Abstract programming supports the separation of logic from control in program construction. By separating control from logic, control can be specified in a generic manner. This makes it possible to use the same control mechanism to apply any computational logic to a program, as well as to apply the same computational logic to a program using any control mechanism. The resulting mixing and matching of logic and control has many benefits, most notably reduced code size, and increased modularity and reusability of code. Unfortunately, the construction and traversal of intermediate terms required to ``glue" together separate program components means that this mixing usually comes at the cost of efficiency as well. But, fortunately, it is often possible to automatically ``fuse" the separate logic and control components of a modular program to produce a more efficient, monolithic equivalent in which the generic control structures appearing in the program have been specialized to the specified logic.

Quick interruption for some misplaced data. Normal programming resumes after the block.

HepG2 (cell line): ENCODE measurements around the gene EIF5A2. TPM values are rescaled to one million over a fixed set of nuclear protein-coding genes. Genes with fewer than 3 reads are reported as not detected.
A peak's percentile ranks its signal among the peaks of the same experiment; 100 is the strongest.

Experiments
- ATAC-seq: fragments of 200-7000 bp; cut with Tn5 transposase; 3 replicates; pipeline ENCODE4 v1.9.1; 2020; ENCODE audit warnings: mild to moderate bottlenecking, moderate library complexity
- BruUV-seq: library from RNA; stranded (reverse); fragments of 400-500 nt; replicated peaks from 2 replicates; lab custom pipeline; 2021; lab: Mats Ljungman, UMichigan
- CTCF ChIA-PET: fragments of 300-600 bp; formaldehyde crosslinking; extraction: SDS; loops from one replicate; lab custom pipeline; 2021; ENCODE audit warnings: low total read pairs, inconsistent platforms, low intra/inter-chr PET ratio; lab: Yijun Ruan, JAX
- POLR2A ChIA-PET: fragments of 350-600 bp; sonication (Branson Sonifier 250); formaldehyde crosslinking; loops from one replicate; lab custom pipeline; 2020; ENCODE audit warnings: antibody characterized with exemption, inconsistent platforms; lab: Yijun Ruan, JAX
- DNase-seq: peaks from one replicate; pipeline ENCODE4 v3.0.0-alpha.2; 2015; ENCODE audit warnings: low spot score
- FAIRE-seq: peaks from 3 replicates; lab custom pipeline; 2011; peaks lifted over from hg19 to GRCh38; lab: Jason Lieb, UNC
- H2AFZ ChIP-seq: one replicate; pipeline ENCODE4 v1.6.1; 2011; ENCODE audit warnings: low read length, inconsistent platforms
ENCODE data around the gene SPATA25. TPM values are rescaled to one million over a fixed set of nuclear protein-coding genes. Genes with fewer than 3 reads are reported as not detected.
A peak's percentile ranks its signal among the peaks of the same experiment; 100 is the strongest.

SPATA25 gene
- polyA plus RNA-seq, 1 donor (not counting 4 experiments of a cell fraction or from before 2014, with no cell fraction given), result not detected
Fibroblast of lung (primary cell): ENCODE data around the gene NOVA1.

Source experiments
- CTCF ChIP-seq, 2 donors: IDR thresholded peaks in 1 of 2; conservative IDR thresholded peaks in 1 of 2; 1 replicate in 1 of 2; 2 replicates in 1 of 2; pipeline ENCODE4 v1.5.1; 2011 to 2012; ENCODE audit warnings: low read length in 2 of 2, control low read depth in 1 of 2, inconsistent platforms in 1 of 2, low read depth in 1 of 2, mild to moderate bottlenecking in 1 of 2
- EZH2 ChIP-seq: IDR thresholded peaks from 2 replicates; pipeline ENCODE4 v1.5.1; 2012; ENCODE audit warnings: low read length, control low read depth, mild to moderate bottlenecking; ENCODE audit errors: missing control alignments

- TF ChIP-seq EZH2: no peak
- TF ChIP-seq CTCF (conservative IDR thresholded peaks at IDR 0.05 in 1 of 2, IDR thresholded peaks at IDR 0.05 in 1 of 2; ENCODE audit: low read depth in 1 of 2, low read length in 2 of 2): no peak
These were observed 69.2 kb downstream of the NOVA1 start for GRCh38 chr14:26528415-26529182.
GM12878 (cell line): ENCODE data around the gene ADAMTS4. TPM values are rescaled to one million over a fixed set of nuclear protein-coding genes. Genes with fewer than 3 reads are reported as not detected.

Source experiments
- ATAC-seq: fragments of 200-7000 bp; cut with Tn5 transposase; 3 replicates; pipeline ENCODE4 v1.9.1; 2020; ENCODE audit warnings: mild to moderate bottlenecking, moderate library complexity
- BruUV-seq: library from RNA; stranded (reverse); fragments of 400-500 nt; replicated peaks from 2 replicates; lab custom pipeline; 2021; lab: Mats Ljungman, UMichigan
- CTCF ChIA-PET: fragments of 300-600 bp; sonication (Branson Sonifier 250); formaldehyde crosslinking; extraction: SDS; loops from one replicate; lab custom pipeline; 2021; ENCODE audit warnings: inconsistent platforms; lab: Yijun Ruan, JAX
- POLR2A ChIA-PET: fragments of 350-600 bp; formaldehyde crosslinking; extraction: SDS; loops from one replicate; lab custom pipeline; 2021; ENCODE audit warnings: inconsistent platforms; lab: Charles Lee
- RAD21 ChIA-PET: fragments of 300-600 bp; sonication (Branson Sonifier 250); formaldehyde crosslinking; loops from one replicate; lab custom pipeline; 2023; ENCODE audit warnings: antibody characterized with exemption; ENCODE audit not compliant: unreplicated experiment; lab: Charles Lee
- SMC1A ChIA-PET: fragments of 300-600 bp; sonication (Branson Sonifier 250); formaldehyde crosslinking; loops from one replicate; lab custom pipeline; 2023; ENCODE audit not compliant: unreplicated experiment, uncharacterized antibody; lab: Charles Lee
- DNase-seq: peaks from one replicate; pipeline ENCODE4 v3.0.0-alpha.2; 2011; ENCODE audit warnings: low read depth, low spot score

Strategy-based programming languages are designed for the specification of program transformations and are built on the ideas of abstract programming. In such languages, first-order terms representing programs are transformed using logic defined by rewrite rules according to control information encoded by strategies for applying them. One strategy of particular interest is an outermost reduction strategy, which performs rewriting in a ``top-down" or ``outside-in" manner. In this paper we lay the theoretical foundation for fusing --- and thus optimizing --- an outermost control strategy with the logic defined by any term rewriting system.